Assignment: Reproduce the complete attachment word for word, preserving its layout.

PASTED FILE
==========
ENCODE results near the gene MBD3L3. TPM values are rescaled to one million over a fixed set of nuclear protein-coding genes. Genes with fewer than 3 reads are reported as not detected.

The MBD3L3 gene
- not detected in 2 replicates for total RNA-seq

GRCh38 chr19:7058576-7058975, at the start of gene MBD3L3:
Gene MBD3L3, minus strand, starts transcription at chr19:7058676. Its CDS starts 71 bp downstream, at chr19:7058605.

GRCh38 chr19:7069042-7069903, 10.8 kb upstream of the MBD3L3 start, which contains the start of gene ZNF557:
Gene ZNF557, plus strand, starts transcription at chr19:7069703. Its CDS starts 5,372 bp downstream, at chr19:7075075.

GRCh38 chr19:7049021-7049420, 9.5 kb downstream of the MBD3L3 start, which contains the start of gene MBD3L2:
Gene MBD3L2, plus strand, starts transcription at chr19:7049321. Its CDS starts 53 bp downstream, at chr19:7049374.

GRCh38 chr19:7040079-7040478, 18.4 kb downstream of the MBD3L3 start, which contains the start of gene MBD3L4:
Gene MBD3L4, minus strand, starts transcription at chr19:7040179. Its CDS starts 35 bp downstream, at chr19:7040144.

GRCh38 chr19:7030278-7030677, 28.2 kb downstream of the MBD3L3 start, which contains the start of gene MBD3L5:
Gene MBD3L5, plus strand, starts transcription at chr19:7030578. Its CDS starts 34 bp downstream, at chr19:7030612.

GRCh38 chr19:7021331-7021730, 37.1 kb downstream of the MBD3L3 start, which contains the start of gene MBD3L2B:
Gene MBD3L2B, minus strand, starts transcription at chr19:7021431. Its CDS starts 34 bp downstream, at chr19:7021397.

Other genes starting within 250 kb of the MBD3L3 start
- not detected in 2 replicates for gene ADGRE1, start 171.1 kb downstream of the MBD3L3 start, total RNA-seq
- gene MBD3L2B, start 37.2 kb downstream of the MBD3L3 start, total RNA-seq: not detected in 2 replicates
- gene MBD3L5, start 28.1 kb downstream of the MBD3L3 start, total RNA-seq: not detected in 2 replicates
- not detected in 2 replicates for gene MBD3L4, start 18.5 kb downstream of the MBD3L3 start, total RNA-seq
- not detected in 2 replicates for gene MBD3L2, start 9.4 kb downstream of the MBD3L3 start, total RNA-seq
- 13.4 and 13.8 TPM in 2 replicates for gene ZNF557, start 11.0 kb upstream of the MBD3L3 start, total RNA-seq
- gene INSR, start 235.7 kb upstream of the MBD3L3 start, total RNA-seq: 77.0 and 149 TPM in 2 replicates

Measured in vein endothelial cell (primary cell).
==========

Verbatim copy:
ENCODE results near the gene MBD3L3. TPM values are rescaled to one million over a fixed set of nuclear protein-coding genes. Genes with fewer than 3 reads are reported as not detected.

The MBD3L3 gene
- not detected in 2 replicates for total RNA-seq

GRCh38 chr19:7058576-7058975, at the start of gene MBD3L3:
Gene MBD3L3, minus strand, starts transcription at chr19:7058676. Its CDS starts 71 bp downstream, at chr19:7058605.

GRCh38 chr19:7069042-7069903, 10.8 kb upstream of the MBD3L3 start, which contains the start of gene ZNF557:
Gene ZNF557, plus strand, starts transcription at chr19:7069703. Its CDS starts 5,372 bp downstream, at chr19:7075075.

GRCh38 chr19:7049021-7049420, 9.5 kb downstream of the MBD3L3 start, which contains the start of gene MBD3L2:
Gene MBD3L2, plus strand, starts transcription at chr19:7049321. Its CDS starts 53 bp downstream, at chr19:7049374.

GRCh38 chr19:7040079-7040478, 18.4 kb downstream of the MBD3L3 start, which contains the start of gene MBD3L4:
Gene MBD3L4, minus strand, starts transcription at chr19:7040179. Its CDS starts 35 bp downstream, at chr19:7040144.

GRCh38 chr19:7030278-7030677, 28.2 kb downstream of the MBD3L3 start, which contains the start of gene MBD3L5:
Gene MBD3L5, plus strand, starts transcription at chr19:7030578. Its CDS starts 34 bp downstream, at chr19:7030612.

GRCh38 chr19:7021331-7021730, 37.1 kb downstream of the MBD3L3 start, which contains the start of gene MBD3L2B:
Gene MBD3L2B, minus strand, starts transcription at chr19:7021431. Its CDS starts 34 bp downstream, at chr19:7021397.

Other genes starting within 250 kb of the MBD3L3 start
- not detected in 2 replicates for gene ADGRE1, start 171.1 kb downstream of the MBD3L3 start, total RNA-seq
- gene MBD3L2B, start 37.2 kb downstream of the MBD3L3 start, total RNA-seq: not detected in 2 replicates
- gene MBD3L5, start 28.1 kb downstream of the MBD3L3 start, total RNA-seq: not detected in 2 replicates
- not detected in 2 replicates for gene MBD3L4, start 18.5 kb downstream of the MBD3L3 start, total RNA-seq
- not detected in 2 replicates for gene MBD3L2, start 9.4 kb downstream of the MBD3L3 start, total RNA-seq
- 13.4 and 13.8 TPM in 2 replicates for gene ZNF557, start 11.0 kb upstream of the MBD3L3 start, total RNA-seq
- gene INSR, start 235.7 kb upstream of the MBD3L3 start, total RNA-seq: 77.0 and 149 TPM in 2 replicates

Measured in vein endothelial cell (primary cell).